No one has reported anything ironclad, but quite a few incredibly reliable and well-sourced NBA insiders have been mentioning that Golden State Warriors team president and general manager Bob Myers might be one possible replacement for Magic Johnson in the wake of the former Los Angeles Lakers president of basketball operations’ stunning and sudden resignation.
Zach Lowe of ESPN was the first to mention Myers, on the most recent episode of his podcast:
“I think Bob Myers is a name that will come up. I’ve heard it and speculated for years that if there is one job that could get Bob Myers out of Golden State, it’s the Lakers. He went to UCLA, plus everyone likes to live in Los Angeles.”
Now, as noted Lowe notes, that’s clearly speculation, albeit of the informed kind. Still, because of Lowe’s reliability as a newsbreaker, we filed it away as something to keep an eye on.
Then, Marcus Thompson of The Athletic (as plugged in as a reporter can be on the Warriors beat) wrote about a column on why it would make sense for the Warriors to target Myers. The Marc Stein of The New York Times — as plugged in as insiders come, period — tweeted about it:
The name that keeps coming up as the Lakers’ natural target: Ex-UCLA Bruin Bob Myers https://t.co/I8R9dBwdUQ— Marc Stein (@TheSteinLine) April 11, 2019
Stein’s tweet was followed by Bill Oram of The Athletic doing the same thing, with similarly pseudo-speculative phrasing:
A name that has been out from the earliest moments after Magic resigned. https://t.co/P5ch8b93XR— Bill Oram (@billoram) April 11, 2019
None of those tidbits on their own would necessarily constitute a rumor, but when four people that plugged in — and all largely independent of each other — are hearing and/or saying the same things publicly, it’s worth noting, even if it’s mostly just scuttlebutt for now.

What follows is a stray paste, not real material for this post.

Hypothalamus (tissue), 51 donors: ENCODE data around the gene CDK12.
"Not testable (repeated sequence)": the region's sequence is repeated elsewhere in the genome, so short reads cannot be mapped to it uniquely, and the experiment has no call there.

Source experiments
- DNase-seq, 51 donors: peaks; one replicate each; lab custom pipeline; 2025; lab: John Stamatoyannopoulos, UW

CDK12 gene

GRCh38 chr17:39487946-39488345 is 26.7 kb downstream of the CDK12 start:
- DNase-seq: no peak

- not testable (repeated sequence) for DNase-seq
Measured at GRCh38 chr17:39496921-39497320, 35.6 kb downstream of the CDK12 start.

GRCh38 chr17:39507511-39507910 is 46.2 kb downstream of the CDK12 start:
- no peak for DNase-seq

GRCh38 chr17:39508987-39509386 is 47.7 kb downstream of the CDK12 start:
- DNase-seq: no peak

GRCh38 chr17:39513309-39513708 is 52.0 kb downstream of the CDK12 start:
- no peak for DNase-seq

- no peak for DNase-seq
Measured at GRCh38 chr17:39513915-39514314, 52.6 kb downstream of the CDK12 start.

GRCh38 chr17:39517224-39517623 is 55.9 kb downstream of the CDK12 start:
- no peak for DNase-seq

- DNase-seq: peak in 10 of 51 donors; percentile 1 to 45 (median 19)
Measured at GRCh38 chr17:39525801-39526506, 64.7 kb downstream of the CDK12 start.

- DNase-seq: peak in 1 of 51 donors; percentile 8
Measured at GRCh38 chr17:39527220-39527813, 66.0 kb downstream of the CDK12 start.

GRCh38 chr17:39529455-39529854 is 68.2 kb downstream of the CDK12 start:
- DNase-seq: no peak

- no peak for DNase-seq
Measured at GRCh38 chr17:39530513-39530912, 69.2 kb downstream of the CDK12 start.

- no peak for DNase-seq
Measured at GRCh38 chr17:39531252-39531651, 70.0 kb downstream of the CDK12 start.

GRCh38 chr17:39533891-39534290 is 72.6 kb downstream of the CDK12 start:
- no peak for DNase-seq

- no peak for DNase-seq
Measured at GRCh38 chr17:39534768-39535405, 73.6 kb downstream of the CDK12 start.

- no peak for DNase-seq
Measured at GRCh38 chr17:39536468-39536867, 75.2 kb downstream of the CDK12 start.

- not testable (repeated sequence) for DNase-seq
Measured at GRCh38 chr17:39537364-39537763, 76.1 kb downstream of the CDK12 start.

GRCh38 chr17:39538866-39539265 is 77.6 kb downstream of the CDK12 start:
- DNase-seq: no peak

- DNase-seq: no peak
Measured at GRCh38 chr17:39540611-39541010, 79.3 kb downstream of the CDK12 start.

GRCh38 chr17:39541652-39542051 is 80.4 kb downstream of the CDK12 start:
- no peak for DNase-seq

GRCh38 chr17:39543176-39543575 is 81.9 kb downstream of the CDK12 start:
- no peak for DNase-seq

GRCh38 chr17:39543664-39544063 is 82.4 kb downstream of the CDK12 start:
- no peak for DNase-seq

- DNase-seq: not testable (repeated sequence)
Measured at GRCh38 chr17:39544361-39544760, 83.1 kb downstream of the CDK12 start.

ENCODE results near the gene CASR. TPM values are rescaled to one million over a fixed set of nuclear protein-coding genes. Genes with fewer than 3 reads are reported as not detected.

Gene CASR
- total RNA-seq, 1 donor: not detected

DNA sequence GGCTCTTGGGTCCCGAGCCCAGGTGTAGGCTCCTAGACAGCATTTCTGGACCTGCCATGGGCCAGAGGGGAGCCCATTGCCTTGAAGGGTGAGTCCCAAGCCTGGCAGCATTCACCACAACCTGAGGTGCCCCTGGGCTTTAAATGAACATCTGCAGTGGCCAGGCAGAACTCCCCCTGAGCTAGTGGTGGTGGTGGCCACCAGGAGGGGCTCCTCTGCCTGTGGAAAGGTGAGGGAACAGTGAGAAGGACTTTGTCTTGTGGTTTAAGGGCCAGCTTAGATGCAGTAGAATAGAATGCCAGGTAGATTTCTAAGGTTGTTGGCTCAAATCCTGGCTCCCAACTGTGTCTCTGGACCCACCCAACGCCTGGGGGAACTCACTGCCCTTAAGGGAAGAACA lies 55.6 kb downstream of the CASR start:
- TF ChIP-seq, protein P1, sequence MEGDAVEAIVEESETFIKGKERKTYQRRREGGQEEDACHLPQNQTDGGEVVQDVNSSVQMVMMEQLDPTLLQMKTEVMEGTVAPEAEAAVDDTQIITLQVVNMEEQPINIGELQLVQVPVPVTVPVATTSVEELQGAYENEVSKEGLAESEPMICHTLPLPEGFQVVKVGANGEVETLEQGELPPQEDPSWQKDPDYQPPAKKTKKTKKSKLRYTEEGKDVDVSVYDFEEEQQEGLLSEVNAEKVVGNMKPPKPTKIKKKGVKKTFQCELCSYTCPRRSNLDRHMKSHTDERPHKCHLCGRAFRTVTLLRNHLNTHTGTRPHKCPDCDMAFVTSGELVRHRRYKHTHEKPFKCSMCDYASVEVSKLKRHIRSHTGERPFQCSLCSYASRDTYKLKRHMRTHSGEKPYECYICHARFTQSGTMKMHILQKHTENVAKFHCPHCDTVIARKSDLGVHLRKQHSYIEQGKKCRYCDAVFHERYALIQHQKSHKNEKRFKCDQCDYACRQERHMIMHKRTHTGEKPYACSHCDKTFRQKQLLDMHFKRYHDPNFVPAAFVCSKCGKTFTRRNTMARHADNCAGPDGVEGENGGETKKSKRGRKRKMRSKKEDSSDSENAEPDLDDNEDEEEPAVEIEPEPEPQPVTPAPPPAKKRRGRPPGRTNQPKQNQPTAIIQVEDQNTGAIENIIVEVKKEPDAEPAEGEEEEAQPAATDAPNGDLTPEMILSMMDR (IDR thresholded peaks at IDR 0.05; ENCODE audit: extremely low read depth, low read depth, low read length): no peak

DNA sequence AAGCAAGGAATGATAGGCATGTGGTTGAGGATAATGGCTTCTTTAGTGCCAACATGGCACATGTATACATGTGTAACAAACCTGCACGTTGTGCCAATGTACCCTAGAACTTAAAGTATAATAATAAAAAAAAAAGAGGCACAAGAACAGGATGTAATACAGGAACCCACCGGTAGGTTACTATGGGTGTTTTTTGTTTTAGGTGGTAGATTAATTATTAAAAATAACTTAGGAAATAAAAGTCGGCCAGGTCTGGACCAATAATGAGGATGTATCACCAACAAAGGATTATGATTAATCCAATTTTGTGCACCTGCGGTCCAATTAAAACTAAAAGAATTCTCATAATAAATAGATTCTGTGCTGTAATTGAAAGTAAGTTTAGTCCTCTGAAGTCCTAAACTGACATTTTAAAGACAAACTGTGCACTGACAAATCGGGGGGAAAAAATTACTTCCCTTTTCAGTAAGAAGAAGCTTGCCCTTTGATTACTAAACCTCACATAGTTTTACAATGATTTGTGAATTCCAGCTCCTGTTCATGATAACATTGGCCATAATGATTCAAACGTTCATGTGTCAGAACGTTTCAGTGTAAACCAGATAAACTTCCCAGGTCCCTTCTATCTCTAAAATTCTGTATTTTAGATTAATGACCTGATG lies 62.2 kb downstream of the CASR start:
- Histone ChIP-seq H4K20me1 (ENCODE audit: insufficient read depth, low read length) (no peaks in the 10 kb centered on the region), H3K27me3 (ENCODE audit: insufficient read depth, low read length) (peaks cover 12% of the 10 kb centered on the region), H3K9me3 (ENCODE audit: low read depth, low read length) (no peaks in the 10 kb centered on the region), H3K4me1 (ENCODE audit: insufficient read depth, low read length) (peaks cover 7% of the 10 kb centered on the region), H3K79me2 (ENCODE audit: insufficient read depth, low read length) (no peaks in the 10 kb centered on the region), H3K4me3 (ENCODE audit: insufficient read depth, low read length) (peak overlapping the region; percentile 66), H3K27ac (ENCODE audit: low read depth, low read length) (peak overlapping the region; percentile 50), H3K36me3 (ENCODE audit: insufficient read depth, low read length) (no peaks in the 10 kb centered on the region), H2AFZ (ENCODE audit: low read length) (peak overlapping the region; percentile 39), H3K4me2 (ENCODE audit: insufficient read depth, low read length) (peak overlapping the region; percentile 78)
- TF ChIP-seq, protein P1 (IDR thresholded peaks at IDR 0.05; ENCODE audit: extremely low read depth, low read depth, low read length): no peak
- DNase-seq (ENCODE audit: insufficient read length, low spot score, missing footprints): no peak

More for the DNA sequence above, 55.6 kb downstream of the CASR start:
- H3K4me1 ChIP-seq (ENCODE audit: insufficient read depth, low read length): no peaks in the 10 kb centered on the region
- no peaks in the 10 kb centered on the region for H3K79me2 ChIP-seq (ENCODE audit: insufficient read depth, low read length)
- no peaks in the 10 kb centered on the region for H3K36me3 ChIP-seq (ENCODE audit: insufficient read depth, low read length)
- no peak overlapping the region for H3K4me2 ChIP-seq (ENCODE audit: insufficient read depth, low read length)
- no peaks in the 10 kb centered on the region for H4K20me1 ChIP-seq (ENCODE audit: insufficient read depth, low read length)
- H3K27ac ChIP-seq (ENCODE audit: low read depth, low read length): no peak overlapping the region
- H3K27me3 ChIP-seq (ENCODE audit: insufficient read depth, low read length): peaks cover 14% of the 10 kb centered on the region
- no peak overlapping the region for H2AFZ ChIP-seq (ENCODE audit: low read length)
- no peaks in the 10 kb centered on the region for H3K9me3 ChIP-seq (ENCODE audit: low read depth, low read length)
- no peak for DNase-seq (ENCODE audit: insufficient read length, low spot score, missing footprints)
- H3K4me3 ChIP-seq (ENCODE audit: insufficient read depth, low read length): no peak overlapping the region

Plus, it’s not unfair to ask why Myers would leave the Warriors to help rebuild the Lakers. On that front, Thompson lays out some good points in his column, including but not limited to potentially increased power, the chance to live in Los Angeles (something Lowe and Stein mentioned in noting that Myers went to school at UCLA) and potentially most importantly, money:
According to Sam Amick, national NBA writer for The Athletic — as he discussed on the new Tampering podcast — Magic was making $10 million a year with the Lakers. No, Myers does not make that much with the Warriors. Maybe about half that. Myers definitely makes less than Warriors coach Steve Kerr, who recently signed a contract extension at a number the Warriors have been diligent about keeping close to the vest.
If $10-million-a-year and the power to choose his staff is on the table, Myers would have to listen. I’d bet he’d listen. His wife might make him listen. But it may not even take that much. That’s the only upward step for him: full control and a salary that makes him the chief. The chance to get that while going back to his stomping grounds has to make it even more attractive. He’s already done the impossible — been the head of building his childhood team into a dynasty. The only thing that’s possibly cooler is resurrecting the Lakers. That might be enough.